Something has changed in House Speaker Nancy Pelosi’s mind regarding tougher restrictions on stock trading for members of Congress. The heat must have been turned up a bit for the outspoken Democratic Speaker of the House.
At the end of last year, Speaker Pelosi refused to address questions regarding why lawmakers should be allowed to trade stocks in individual companies when they usually have such significant restricted knowledge of public markets. Pelosi’s husband, Paul, commonly trades large amounts of assets in the stock market.
When Pelosi was asked this question last year, she quickly quipped in response that we have a free market and people and we are a free economy. She simply said Congress ought to be able to participate in that.
But now, during a recent press conference, the speaker said that she has great confidence in the integrity of her colleagues but she is open to new regulations.
Pelosi said, “I do come down always in favor of trusting our members. If the impression that is given by some that somebody is doing insider trading, that’s a Justice Department issue … and that has no place in any of this. But to give a blanket attitude of ‘we can’t do this and we can’t do that,’ because we can’t be trusted, I just don’t buy into that. But if members want to do that, I’m okay with that.”
President Joe Biden’s administration addressed this issue recently. White House Press Secretary Jen Psaki said that the president would allow a member of Congress to determine their own rules for individual stock trading. She said that Biden did not trade individual stocks when he was a senator. And she said that Biden also believes that everyone should be held to the highest standards. But he favors allowing Congress to determine their own rules governing this issue.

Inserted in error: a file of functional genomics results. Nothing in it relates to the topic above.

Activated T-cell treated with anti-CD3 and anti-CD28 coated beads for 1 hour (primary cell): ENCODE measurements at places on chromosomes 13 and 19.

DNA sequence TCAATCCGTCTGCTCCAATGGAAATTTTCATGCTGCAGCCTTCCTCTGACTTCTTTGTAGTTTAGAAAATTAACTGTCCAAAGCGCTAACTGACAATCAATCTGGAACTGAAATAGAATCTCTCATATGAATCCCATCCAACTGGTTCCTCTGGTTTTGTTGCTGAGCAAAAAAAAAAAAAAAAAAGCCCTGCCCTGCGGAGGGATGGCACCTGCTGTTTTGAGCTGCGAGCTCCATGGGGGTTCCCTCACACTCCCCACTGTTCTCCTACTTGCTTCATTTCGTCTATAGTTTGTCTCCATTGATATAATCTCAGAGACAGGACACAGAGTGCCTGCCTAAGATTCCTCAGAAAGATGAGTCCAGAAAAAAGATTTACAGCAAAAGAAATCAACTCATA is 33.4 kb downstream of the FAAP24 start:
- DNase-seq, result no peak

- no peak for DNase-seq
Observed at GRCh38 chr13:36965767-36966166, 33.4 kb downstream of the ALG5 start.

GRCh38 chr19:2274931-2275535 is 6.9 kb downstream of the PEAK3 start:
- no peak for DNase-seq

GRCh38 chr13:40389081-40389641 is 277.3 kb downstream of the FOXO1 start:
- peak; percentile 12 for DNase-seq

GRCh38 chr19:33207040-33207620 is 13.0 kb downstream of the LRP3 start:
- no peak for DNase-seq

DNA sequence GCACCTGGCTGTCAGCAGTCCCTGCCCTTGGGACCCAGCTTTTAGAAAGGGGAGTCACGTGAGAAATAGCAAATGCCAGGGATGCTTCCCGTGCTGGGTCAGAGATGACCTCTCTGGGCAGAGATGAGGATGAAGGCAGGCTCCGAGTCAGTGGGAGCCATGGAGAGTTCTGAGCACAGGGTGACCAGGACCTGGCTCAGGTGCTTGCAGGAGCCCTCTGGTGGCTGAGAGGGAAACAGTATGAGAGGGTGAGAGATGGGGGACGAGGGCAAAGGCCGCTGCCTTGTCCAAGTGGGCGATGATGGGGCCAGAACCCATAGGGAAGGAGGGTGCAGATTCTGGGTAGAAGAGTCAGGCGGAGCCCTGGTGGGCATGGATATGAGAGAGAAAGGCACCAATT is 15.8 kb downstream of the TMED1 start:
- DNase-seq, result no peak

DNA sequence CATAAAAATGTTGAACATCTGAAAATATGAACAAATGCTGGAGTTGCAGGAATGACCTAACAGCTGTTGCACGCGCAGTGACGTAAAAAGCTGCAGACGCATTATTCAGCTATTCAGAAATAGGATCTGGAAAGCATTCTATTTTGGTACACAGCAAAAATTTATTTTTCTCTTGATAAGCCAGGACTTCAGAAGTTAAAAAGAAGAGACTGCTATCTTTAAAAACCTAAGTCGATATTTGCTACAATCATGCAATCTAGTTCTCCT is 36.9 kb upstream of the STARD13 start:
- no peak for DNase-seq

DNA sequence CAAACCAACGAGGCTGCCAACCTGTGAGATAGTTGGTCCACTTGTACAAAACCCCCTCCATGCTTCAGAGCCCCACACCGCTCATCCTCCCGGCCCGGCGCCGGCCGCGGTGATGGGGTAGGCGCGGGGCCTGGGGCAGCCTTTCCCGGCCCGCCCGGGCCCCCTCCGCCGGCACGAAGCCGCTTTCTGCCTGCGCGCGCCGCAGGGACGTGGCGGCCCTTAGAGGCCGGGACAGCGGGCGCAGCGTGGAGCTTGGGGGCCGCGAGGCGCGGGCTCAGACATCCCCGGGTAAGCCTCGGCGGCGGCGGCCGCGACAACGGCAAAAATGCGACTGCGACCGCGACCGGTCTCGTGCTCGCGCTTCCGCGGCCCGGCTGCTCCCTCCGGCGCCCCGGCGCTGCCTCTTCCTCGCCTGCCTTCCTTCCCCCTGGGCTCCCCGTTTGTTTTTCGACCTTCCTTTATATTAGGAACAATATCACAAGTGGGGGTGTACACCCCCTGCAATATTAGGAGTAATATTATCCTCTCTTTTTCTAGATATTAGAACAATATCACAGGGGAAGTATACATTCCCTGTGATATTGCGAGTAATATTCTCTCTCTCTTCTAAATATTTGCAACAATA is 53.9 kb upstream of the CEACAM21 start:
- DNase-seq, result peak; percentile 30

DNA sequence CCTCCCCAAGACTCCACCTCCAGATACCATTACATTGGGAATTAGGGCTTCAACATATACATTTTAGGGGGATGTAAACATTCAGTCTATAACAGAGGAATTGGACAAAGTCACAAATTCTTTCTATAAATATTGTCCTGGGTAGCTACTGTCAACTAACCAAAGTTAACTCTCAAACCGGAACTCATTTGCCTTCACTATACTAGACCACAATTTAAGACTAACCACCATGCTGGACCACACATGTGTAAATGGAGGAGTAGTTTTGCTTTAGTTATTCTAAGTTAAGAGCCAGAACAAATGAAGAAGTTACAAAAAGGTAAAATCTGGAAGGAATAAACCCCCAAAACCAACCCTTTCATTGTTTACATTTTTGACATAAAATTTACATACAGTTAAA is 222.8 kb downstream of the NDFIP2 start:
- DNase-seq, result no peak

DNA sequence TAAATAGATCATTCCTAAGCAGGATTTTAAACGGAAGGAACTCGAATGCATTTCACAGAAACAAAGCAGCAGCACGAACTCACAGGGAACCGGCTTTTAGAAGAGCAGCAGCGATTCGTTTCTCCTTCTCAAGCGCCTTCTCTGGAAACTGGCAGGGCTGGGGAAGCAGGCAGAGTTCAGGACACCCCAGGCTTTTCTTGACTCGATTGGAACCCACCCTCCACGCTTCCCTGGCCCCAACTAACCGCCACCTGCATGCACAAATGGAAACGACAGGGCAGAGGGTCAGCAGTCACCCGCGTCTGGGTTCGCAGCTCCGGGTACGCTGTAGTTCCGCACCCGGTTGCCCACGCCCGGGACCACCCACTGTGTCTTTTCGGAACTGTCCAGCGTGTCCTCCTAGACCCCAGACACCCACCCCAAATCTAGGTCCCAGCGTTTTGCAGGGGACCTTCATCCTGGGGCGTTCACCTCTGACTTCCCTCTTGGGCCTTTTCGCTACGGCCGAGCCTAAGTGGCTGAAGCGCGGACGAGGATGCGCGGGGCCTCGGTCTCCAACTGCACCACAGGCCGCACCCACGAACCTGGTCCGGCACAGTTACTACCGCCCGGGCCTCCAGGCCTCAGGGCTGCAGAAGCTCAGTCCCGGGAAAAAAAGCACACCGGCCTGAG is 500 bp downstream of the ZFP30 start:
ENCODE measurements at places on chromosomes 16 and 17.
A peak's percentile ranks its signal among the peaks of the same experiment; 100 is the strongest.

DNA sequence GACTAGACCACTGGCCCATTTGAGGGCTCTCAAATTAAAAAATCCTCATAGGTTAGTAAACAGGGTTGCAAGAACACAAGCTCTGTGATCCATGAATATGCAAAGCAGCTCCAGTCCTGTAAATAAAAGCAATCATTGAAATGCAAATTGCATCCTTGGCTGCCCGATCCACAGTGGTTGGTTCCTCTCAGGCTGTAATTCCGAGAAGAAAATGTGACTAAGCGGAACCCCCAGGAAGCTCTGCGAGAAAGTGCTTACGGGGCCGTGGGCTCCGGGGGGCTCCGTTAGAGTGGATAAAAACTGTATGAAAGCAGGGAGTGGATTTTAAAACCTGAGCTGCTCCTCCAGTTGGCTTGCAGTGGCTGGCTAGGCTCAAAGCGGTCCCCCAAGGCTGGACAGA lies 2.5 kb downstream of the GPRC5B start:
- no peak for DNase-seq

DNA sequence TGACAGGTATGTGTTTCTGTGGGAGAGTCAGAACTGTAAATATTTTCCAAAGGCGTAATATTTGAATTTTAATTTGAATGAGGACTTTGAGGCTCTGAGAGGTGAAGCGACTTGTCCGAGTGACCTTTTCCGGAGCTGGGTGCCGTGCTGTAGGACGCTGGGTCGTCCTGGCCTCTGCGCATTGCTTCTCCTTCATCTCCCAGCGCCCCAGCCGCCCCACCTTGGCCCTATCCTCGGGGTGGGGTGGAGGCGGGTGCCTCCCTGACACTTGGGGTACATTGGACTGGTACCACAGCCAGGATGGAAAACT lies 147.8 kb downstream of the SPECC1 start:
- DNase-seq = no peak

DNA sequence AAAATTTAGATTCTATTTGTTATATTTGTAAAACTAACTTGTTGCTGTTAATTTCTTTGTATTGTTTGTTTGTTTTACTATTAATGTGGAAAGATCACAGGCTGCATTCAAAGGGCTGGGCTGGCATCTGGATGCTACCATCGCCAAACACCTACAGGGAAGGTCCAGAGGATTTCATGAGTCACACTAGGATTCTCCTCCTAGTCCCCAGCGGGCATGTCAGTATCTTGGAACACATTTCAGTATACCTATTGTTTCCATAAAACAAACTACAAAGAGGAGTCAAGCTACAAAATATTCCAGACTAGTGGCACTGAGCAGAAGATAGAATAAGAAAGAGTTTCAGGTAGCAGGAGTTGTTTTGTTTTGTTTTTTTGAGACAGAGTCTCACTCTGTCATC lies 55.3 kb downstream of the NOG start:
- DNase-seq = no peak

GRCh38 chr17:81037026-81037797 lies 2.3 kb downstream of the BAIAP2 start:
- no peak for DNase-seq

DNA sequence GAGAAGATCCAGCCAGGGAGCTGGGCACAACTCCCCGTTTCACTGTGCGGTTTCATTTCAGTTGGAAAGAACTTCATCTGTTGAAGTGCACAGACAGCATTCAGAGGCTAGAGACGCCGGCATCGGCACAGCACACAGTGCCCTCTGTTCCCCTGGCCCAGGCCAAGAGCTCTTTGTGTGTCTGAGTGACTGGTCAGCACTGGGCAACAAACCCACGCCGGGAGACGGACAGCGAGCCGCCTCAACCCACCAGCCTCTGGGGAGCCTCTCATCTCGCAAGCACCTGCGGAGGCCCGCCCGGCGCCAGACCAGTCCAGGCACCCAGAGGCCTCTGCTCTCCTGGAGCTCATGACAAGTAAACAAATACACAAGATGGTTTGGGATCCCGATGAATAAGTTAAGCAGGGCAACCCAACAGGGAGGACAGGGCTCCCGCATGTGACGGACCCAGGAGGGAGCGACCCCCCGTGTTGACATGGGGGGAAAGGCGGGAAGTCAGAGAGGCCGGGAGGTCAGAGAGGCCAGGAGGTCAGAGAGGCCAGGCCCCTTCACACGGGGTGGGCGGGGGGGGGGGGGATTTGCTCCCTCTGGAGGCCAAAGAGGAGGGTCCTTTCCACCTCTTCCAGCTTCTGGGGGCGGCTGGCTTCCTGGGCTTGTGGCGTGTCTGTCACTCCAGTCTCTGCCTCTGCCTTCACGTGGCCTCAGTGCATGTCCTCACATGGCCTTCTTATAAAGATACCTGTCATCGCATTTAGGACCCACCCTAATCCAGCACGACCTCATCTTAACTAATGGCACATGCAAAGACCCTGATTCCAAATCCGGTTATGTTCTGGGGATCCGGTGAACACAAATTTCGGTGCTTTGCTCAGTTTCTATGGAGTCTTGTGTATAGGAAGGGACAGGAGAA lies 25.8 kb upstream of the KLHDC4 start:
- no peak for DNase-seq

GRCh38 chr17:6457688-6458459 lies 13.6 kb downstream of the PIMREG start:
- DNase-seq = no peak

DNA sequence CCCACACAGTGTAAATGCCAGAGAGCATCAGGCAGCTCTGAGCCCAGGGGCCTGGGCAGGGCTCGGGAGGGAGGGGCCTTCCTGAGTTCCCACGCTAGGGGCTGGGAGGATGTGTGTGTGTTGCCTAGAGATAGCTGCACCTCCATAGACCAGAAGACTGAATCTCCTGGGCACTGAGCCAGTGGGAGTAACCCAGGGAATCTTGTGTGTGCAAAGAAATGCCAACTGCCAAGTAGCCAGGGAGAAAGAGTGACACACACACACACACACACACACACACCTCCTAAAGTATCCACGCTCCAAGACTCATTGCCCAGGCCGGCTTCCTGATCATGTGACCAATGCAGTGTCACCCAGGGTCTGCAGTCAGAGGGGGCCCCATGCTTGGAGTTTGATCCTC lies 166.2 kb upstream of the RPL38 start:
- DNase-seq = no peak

Pelosi is obviously responded to some proposed legislation that would tighten insider trading regulations for members of Congress. This legislation is coming from Sen. Jon Ossoff (D-GA), Sen. Mark Kelly (D-AZ), and Sen. Josh Hawley (R-MO).
Senator Hawley wrote in a statement about the proposed legislation, “Year after year, politicians somehow manage to outperform the market, buying and selling millions in stocks of companies they’re supposed to be regulating. Wall Street and Big Tech work hand-in-hand with elected officials to enrich each other at the expense of the country.”
Senator Ossoff was working on a bill that would ban dependent children from investing. There were negotiations taking place between Ossoff and Hawley’s offices, but they could not come to an agreement. Hawley’s bill does not impact dependent children, but it would charge the Government Accountability Office with providing oversight. Ossoff’s bill leaves that oversight to the congressional ethics committees.
One of the things that may have pushed this new discussion is the news that Senator Richard Burr (R-N.C.) may have broken federal insider trading laws when he liquidated the majority of stock investments in February of 2020. This move came shortly after he had received classified briefings regarding COVID-19.
But House Majority Leader Steny Hoyer (D-Md.) said that he was against banning members from owning or trading stocks. He believes that congressional lawmakers should be given the same financial privileges that other citizens have.
Pelosi is open to tougher regulations, but she also suggested that the Supreme Court be held to the same standards regarding stock trading. She said that she doesn’t believe the High Court should be let off the hook.
It looks like this dialogue is being driven by what will be under the spotlight in the coming mid-term elections.